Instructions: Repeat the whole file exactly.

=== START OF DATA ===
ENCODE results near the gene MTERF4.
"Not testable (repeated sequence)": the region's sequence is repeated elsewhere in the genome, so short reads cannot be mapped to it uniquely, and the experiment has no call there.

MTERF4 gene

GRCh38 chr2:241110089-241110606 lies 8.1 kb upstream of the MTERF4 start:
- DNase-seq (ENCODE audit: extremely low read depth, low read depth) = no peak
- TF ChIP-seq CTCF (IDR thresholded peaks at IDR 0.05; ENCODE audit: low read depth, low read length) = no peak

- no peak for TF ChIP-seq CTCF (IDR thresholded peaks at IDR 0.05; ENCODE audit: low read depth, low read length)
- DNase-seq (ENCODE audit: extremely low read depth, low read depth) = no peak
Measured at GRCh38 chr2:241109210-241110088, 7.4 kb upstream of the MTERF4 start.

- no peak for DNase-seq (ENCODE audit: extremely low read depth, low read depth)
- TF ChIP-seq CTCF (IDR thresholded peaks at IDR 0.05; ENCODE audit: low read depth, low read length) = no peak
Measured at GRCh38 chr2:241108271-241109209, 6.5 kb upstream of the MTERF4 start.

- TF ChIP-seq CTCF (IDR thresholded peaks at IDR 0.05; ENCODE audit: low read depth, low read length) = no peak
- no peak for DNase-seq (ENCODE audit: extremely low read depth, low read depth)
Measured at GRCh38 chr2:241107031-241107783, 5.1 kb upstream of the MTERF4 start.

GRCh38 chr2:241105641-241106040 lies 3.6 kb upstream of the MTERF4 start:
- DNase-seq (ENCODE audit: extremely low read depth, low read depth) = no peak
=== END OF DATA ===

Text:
ENCODE results near the gene MTERF4.
"Not testable (repeated sequence)": the region's sequence is repeated elsewhere in the genome, so short reads cannot be mapped to it uniquely, and the experiment has no call there.

MTERF4 gene

GRCh38 chr2:241110089-241110606 lies 8.1 kb upstream of the MTERF4 start:
- DNase-seq (ENCODE audit: extremely low read depth, low read depth) = no peak
- TF ChIP-seq CTCF (IDR thresholded peaks at IDR 0.05; ENCODE audit: low read depth, low read length) = no peak

- no peak for TF ChIP-seq CTCF (IDR thresholded peaks at IDR 0.05; ENCODE audit: low read depth, low read length)
- DNase-seq (ENCODE audit: extremely low read depth, low read depth) = no peak
Measured at GRCh38 chr2:241109210-241110088, 7.4 kb upstream of the MTERF4 start.

- no peak for DNase-seq (ENCODE audit: extremely low read depth, low read depth)
- TF ChIP-seq CTCF (IDR thresholded peaks at IDR 0.05; ENCODE audit: low read depth, low read length) = no peak
Measured at GRCh38 chr2:241108271-241109209, 6.5 kb upstream of the MTERF4 start.

- TF ChIP-seq CTCF (IDR thresholded peaks at IDR 0.05; ENCODE audit: low read depth, low read length) = no peak
- no peak for DNase-seq (ENCODE audit: extremely low read depth, low read depth)
Measured at GRCh38 chr2:241107031-241107783, 5.1 kb upstream of the MTERF4 start.

GRCh38 chr2:241105641-241106040 lies 3.6 kb upstream of the MTERF4 start:
- DNase-seq (ENCODE audit: extremely low read depth, low read depth) = no peak